But there was one other thing—the bayonet in this instance served a conspicuous need of the moment. The Eighth Army at that time was a greatly demoralized body, and lack of confidence was manifest in the ranks. The command greatly needed Restoration of the bayonet, and a something to symbolize the birth of a new spirit. Dramatizing of that action, was at, one with the simple message given to troops: "The job is to kill Chinese." Once men could be persuaded that those in other units were deliberately seeking the hand-to-hand contest with the enemy, they would begin to feel themselves equal to the over-all task.

There can be no question about the efficacy of this magic in the particular situation: it worked! But rekindling of the spirit of the Eighth Army was due even more to loud talk about the bayonet, and the power of suggestion, than to the effectiveness of such bayonet action as took place against the enemy. The benefits came from the rallying of the intangibles rather than from direct use of material means. The rapid moral recovery of Eighth Army in January is one of the true phenomena of our military history. Here there is time for reflection only on certain of its tangential aspects.

The Army had spent five weeks in retreat; the salient fact in its operations had Ranks were discouraged; having been the avoiding of close contact with the enemy. no idea what the main purpose of the nation might be, they could find none in themselves. It was an interlude of negative leadership and moral vacuum. Where a spate of words about the need for personal decision and maximum individual aggressiveness might have been received by troops as just so much bombast, emphasis on bayonet fighting served pointed notice that the period of uncertainty was over, and henceforward all ground would be contested. In combination with other techniques employed by the command and staff, it shook Eighth Army out of a state of extreme depression and gave it fresh confidence in its own power and in leadership's hold upon the general situation.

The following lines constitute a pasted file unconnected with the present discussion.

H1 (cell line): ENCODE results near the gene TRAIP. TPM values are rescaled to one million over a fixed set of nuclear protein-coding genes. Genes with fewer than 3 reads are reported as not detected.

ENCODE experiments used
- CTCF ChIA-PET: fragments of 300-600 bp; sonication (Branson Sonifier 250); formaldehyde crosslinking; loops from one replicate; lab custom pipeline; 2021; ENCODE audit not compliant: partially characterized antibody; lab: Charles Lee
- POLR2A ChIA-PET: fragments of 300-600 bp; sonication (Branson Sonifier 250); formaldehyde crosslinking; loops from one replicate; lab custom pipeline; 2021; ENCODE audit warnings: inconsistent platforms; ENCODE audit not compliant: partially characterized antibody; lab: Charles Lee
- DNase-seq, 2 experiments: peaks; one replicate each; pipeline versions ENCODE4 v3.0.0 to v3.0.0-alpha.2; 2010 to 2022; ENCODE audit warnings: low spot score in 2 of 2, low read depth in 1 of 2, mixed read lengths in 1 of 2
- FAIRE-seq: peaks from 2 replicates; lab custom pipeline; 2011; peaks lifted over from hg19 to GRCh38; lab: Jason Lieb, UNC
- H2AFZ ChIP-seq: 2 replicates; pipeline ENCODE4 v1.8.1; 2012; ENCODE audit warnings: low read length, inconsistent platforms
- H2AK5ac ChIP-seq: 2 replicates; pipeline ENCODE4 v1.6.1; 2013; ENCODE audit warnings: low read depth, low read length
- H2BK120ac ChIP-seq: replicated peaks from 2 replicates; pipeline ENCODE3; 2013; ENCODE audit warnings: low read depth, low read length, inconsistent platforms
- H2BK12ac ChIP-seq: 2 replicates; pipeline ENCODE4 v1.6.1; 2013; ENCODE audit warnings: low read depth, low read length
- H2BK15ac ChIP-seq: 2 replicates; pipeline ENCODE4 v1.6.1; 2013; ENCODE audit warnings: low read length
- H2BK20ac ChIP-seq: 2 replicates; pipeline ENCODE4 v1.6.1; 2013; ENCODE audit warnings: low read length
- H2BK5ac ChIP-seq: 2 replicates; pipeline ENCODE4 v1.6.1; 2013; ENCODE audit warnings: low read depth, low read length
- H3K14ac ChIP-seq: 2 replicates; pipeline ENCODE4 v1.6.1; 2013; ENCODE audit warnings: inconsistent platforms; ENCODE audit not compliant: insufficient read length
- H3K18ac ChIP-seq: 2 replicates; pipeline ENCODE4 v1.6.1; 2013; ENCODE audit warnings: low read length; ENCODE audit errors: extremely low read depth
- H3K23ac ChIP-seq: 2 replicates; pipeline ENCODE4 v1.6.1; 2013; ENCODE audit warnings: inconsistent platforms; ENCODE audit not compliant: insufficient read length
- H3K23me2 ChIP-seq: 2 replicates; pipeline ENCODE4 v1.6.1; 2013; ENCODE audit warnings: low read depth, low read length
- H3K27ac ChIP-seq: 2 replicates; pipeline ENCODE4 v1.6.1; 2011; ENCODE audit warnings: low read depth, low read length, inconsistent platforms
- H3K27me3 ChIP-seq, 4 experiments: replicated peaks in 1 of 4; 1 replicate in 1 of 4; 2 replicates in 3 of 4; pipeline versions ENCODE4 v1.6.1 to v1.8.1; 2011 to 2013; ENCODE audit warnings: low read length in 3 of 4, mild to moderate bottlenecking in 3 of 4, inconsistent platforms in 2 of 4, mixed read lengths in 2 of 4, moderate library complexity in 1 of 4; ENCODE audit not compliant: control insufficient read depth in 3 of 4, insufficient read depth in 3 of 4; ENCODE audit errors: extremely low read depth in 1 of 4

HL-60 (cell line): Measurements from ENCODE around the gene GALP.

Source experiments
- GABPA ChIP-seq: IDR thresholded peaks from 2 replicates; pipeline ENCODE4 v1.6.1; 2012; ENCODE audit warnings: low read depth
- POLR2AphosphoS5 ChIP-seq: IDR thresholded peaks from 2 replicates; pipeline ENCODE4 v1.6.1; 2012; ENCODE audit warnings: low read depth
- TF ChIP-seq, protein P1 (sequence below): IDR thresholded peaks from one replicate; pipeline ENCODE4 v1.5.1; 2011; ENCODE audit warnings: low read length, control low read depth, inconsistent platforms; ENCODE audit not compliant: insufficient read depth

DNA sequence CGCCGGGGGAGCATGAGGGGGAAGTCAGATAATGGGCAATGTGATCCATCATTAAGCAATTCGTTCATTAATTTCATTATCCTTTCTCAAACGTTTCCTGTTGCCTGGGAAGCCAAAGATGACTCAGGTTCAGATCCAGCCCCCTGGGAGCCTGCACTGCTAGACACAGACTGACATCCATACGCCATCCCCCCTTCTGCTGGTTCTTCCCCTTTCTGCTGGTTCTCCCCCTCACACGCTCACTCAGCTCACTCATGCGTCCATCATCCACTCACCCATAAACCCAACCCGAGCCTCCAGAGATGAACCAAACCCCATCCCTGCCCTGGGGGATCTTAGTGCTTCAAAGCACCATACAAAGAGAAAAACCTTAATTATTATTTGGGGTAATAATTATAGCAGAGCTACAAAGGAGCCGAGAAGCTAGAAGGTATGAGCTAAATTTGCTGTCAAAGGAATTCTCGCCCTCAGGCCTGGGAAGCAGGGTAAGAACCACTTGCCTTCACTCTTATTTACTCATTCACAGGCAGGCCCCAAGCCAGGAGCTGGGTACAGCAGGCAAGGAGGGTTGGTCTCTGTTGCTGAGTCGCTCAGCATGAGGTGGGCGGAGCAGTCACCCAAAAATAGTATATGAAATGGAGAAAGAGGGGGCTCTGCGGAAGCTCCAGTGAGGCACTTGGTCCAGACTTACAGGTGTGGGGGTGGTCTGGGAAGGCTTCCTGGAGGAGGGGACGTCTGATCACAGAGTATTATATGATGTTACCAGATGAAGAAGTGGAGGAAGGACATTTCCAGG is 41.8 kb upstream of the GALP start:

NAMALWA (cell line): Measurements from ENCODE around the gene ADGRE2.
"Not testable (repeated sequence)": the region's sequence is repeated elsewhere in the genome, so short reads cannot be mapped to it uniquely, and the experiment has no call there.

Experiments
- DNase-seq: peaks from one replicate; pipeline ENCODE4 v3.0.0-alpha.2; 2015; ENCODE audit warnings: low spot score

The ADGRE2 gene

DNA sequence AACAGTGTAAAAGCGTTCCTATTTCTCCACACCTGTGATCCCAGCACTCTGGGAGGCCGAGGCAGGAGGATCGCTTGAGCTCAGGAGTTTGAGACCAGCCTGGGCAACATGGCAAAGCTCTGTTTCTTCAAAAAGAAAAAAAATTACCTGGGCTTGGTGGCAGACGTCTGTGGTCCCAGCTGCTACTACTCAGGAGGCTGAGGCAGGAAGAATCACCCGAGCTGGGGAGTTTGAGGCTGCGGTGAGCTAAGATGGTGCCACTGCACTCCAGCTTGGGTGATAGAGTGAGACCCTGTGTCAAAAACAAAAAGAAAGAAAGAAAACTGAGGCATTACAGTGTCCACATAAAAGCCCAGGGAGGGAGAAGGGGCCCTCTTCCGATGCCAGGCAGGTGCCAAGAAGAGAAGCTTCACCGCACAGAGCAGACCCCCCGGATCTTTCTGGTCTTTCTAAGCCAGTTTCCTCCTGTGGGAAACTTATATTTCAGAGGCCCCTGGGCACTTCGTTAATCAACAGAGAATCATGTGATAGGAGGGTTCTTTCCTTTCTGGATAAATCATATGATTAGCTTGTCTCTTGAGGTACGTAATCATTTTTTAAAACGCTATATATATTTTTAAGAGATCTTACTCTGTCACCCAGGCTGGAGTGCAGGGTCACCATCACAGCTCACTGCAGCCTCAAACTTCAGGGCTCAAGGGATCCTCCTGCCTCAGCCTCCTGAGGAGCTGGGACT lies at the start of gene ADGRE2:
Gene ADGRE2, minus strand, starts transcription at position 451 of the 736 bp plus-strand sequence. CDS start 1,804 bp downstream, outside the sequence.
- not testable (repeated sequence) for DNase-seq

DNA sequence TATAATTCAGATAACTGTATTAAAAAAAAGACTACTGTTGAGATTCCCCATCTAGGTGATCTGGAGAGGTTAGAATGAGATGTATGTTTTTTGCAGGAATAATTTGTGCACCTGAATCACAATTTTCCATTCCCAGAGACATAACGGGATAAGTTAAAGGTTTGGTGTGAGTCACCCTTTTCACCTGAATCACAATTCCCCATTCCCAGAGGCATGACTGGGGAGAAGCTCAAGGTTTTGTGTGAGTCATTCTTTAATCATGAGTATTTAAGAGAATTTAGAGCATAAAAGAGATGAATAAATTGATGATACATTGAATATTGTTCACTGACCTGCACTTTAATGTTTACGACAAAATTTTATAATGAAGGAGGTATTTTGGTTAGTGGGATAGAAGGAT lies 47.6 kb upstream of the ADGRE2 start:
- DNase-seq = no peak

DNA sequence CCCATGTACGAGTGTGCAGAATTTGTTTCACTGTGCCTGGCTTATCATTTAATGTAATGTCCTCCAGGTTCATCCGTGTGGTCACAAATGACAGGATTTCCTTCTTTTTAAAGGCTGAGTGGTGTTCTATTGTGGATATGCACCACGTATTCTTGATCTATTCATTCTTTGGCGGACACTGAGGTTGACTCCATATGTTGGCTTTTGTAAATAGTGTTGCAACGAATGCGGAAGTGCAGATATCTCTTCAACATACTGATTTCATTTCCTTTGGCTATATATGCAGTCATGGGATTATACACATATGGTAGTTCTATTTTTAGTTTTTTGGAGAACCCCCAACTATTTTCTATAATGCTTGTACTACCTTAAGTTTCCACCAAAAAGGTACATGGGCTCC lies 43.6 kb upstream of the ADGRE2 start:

This was the significant contribution of the bayonet to the restoration of Eighth Army. It was a device toward the restoring of morale in a particular situation. But it does not follow by any means that the bayonet and bayonet doctrine make the difference between half-hearted troops and stalwart strong-going fighters in any situation.

Some of the ablest and hardest-fighting infantry companies in Korea have not taken up the bayonet and say outright that they see no good in it. They resent the effort by higher authority to persuade them to use it because they say that it is an invitation to be killed uselessly.